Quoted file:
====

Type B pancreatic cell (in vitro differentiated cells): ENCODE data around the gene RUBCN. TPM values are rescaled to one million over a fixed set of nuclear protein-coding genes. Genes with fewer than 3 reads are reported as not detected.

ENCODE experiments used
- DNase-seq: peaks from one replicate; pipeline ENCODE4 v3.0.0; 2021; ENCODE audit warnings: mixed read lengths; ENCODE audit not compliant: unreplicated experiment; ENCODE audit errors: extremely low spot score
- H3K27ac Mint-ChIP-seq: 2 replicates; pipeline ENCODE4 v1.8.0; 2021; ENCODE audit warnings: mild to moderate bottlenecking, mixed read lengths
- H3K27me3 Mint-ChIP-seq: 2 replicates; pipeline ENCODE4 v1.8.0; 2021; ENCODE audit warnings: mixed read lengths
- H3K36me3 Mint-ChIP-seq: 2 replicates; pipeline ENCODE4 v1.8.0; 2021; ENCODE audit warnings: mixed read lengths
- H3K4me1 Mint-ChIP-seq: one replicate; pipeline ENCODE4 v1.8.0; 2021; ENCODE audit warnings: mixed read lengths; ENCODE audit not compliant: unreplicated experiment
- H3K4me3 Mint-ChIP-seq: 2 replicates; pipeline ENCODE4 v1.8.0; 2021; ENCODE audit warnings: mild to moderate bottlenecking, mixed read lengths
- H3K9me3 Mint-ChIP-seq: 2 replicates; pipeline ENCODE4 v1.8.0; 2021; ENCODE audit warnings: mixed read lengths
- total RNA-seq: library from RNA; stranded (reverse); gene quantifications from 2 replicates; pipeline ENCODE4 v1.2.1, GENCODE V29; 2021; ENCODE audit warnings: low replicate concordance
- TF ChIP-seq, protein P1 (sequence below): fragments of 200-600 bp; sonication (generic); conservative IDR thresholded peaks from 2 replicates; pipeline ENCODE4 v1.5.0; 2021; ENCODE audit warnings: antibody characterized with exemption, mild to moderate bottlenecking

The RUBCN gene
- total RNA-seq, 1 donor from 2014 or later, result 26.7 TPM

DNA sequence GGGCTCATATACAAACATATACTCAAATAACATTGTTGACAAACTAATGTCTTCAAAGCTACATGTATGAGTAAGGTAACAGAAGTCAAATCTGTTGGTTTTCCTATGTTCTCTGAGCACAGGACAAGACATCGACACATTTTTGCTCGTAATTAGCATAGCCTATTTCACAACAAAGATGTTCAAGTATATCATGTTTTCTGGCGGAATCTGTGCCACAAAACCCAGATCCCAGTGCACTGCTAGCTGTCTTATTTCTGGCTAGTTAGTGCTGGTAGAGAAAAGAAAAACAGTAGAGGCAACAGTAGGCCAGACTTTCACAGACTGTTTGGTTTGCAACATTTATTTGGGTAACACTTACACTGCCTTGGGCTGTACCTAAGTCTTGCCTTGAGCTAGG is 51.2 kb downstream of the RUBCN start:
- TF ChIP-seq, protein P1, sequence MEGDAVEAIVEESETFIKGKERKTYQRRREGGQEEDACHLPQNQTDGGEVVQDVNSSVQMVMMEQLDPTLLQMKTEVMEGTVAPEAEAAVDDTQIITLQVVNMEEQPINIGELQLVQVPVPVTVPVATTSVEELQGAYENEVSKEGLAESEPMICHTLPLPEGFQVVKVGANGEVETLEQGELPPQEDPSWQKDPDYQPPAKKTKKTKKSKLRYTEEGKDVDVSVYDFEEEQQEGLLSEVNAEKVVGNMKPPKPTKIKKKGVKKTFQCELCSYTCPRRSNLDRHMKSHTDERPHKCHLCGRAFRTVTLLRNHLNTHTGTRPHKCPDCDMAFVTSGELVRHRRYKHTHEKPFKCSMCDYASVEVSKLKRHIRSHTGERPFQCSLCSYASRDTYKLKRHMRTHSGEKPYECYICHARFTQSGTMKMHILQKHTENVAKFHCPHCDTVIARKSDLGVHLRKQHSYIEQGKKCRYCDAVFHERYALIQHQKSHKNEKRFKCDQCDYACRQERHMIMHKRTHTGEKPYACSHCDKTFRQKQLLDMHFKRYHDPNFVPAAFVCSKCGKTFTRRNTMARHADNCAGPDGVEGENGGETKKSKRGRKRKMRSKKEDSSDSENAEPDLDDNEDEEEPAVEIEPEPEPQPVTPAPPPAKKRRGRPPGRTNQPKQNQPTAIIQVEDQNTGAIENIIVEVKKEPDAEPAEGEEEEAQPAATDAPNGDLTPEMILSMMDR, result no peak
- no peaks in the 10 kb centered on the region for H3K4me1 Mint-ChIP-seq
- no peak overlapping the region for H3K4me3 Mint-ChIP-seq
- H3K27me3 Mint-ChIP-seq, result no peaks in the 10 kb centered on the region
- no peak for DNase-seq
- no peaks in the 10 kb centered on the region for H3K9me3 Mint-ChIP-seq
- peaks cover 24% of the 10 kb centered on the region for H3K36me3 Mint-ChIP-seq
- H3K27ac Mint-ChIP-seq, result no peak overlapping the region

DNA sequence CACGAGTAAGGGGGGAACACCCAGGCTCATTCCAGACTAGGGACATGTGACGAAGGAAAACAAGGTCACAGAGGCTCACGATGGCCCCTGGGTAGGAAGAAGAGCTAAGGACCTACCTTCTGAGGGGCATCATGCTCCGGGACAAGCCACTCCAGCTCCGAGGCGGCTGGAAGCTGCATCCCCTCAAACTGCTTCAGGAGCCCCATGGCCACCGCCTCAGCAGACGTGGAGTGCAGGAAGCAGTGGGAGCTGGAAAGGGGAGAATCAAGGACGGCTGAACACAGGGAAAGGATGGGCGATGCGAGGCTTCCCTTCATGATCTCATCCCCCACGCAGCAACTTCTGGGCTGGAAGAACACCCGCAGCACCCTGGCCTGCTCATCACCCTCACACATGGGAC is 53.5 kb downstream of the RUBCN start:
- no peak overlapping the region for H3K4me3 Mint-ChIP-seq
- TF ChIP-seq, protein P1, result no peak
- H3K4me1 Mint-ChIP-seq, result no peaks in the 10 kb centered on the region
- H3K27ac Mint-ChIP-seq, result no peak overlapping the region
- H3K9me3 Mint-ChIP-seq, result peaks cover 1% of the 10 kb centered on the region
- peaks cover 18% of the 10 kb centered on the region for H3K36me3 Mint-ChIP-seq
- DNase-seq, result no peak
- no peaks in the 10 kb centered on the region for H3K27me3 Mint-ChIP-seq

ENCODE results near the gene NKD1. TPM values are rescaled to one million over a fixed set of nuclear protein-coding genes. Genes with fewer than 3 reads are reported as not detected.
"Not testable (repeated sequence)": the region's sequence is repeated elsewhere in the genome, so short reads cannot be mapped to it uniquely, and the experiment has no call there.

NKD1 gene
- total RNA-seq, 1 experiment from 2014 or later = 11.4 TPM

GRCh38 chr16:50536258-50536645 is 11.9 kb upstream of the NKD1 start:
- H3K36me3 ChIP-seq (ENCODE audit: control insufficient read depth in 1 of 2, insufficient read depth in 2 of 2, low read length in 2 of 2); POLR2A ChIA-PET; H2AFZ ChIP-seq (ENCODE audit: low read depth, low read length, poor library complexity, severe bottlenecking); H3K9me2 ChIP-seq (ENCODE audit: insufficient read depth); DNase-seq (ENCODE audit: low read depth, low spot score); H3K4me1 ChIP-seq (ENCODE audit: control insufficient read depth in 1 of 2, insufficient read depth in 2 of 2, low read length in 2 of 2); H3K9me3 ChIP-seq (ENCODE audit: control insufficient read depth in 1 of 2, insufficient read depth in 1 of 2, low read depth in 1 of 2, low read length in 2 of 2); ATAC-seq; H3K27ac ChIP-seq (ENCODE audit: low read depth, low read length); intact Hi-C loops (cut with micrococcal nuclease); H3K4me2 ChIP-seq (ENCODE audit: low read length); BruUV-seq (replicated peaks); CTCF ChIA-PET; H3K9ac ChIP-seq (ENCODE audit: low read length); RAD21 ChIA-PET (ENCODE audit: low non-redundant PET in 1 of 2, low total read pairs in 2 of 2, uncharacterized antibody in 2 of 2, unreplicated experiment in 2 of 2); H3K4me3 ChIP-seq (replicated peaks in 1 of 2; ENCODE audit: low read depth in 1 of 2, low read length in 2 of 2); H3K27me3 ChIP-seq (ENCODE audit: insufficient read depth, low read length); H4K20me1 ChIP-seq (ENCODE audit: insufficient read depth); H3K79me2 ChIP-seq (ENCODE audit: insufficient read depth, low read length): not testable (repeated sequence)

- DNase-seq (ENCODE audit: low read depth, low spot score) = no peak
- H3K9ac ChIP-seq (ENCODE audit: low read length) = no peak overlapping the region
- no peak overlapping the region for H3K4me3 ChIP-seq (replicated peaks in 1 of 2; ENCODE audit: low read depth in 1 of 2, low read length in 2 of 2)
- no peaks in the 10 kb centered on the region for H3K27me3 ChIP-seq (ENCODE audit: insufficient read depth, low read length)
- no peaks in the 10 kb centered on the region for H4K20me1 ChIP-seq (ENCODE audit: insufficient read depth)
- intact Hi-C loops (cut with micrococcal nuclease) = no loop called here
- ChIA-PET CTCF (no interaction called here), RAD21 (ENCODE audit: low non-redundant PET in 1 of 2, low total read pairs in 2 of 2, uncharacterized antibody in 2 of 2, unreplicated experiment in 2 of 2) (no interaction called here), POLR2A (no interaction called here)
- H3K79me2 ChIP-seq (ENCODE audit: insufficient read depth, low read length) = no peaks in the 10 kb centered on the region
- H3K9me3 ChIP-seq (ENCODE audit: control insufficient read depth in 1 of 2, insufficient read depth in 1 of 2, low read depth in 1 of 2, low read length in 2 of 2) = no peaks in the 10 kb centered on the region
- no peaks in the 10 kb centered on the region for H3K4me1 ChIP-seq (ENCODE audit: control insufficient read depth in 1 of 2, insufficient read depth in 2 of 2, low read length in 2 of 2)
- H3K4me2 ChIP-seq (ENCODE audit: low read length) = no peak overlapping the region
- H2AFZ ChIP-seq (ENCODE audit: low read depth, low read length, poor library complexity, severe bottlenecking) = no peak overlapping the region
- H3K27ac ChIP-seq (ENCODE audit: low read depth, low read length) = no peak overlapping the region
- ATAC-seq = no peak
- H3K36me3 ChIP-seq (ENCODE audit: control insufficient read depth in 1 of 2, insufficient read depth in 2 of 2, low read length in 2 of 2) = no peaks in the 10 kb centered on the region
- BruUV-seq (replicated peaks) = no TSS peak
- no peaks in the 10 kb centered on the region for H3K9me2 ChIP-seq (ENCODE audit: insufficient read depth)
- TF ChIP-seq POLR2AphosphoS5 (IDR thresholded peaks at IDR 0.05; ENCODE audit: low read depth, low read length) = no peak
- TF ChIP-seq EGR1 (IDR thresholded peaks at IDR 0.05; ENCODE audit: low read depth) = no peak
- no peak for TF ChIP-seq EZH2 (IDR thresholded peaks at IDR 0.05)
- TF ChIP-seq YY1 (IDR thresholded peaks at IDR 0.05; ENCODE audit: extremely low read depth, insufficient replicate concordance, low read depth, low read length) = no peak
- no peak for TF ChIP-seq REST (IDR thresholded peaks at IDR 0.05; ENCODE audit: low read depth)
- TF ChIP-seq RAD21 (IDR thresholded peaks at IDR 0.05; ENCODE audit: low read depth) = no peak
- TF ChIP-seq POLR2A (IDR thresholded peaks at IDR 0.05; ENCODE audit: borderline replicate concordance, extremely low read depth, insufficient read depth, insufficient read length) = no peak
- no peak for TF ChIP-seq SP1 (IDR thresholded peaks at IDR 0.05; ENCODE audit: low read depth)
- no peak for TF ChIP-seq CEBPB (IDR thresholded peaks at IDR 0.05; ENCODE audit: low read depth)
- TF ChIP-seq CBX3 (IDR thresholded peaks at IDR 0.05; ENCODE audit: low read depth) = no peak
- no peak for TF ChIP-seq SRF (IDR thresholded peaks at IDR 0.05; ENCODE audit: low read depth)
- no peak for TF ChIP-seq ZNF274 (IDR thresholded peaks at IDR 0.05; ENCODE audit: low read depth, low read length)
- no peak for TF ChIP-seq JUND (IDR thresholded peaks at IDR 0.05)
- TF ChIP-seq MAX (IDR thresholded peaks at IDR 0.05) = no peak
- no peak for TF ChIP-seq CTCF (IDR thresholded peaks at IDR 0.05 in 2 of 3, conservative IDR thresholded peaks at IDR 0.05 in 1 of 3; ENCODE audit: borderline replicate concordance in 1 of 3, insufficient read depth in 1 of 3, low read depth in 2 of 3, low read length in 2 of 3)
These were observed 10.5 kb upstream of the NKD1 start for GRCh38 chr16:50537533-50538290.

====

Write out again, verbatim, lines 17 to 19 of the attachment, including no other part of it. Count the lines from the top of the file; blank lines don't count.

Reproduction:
- no peak overlapping the region for H3K4me3 Mint-ChIP-seq
- H3K27me3 Mint-ChIP-seq, result no peaks in the 10 kb centered on the region
- no peak for DNase-seq